28 November 2022

CMS researcher contributes to court case against suspected pirate


A year after being accused of piracy, Lucky Francis was found guilty. In the trial, the prosecutor has used senior researcher Katja Lindskov Jacobsen as a witness because of her expert knowledge of piracy in the Gulf of Guinea, and because her report was used as part of the case material.

Esbern Snare - Danish warship
From November 2021 to February 2022, the Danish Military had stationed the frigate Esbern Snare in the Gulf of Guinea. Among other things, the ship's contribution included a helicopter, special operations forces and military police. A total of 175 people from the Danish Military contributed to the mission.

After an exchange of fire with suspected pirates in the Gulf of Guinea, the crew of the Danish frigate Esbern Snare brought four piracy suspects, one severely wounded, to the Danish frigate as their pirate skiff sank. After several weeks on board Esbern Snare, three of the piracy suspects were released, while the wounded piracy suspect, a Nigerian man aged 39, was brought to Denmark.

The dramatic episode unfolded in the Gulf of Guinea on November 24 last year. On 28 November 2022, the Nigerian man, Lucky Francis, was found guilty of having shown serious mischief or otherwise recklessly exposed the frigate's crew to serious health risk or danger to life.

During the trial, the prosecutor used the report "Pirates of the Niger Delta", of which Katja Lindskov Jacobsen, senior researcher at Center for Military Studies (the Department of Political Science), is the lead author.

"I was therefore summoned as an expert witness during the trial itself. On the second day, I gave evidence as an expert," she explains.

The typical pirate

Several points in Katja Lindskov Jacobsen's report were of interest to the court.

"One of the things that was of particular interest was the description in our report of what a pirate group in the Gulf of Guinea region typically looks like. Based on analysis of material from several previous pirate attacks, we describe a number of characteristics of a typical pirate group in this region," she says and continues:

"In addition, there was interest in the report's description and my additional knowledge of how other countries' security forces have previously been in situations where a pirate group has fired back at them."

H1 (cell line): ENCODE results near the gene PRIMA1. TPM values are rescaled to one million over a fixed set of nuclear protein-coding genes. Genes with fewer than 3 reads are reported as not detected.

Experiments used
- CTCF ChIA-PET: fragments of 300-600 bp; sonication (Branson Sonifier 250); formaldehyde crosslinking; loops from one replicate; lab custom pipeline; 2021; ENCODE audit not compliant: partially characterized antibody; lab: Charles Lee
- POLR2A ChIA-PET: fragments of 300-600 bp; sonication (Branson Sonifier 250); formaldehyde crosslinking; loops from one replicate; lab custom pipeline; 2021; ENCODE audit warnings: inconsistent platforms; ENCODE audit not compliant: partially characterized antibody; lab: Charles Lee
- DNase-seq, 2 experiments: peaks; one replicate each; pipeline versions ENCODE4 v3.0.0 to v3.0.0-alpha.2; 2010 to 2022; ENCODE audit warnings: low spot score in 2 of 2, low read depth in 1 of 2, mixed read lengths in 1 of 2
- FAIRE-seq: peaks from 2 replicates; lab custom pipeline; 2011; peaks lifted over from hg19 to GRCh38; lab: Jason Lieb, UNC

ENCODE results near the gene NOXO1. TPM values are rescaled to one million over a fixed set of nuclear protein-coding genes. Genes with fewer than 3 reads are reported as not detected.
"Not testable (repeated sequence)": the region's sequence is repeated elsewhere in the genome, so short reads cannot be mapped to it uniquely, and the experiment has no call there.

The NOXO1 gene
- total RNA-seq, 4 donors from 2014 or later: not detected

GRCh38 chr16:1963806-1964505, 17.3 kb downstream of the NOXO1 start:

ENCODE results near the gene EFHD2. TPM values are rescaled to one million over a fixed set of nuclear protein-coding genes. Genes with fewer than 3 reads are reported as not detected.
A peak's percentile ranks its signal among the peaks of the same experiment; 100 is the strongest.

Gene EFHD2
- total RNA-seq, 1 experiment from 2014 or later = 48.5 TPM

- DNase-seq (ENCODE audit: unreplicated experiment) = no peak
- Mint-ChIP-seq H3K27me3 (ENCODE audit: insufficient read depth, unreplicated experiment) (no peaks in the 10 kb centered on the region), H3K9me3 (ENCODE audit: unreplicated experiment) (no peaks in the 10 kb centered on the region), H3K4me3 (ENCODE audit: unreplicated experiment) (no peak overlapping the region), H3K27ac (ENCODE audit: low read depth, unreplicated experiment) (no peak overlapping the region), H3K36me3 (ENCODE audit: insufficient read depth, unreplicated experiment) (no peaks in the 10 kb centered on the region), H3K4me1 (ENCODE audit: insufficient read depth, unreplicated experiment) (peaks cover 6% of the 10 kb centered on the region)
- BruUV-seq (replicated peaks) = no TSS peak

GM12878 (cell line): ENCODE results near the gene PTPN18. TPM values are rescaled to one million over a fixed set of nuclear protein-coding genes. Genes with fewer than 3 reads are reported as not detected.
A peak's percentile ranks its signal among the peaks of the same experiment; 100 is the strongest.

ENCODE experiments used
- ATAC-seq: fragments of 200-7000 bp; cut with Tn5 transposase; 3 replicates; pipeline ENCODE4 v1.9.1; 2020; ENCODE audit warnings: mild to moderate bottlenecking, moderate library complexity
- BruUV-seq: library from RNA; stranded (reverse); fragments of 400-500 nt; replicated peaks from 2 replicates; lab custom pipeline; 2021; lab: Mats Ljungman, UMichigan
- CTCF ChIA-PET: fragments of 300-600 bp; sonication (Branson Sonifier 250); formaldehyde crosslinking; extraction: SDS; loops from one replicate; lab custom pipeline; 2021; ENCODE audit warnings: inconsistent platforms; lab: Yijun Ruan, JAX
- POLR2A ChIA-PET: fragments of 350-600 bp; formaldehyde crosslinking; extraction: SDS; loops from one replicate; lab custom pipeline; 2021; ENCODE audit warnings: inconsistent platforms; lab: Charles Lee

Katja Lindskov Jacobsen is happy that her research can also be used in such a concrete and serious matter as a trial against a suspected pirate.

"At the same time, it is a very unusual situation for me. I have spent a lot of time preparing and reflecting on the role of an expert witness. It's obviously a very special role that you have to take very seriously," she says.

New questions arise

The verdict on Lucky Francis ends an important chapter in Denmark's contribution to the pirate hunt in the Gulf of Guinea. However, Katja Lindskov Jacobsen doubts that we have heard the last of the story.

"Unfortunately, I don't think all aspect of this matter are over yet. At least two questions will arise: what will happen to Lucky Francis now? And how does this case influence the relationship between Denmark and Nigeria,” she asks.

Although Lucky Francis was found guilty, the penalty is waived. This is due to the fact that the three other piracy suspects that were also brought onboard Esbern Snare were released with charges dropped. The court's reasoning also refers to the fact that the man lost his leg and that no Danish soldiers were injured. The prosecutor chose to appeal the verdict – with reference to the Danish Aliens Act and the possibility of later deportation.

You can read Katja Lindskov Jacobsen's entire report "Pirates of the Niger Delta" here

Katja Lindskov Jacobsen is currently also the Principal Investigator on the DANIDA-supported project (Counter)Piracy Infrastructures in the Gulf of Guinea.


Katja Lindskov Jacobsen
Senior researcher, Centre for Military Studies
Department of Political Science
Mail: kj@ifs.ku.dk 
Phone: +45 35 33 38 69

Simon Knokgaard Halskov
Press and communication consultant
Mail: sih@samf.ku.dk  
Phone: +45 93 56 53 29


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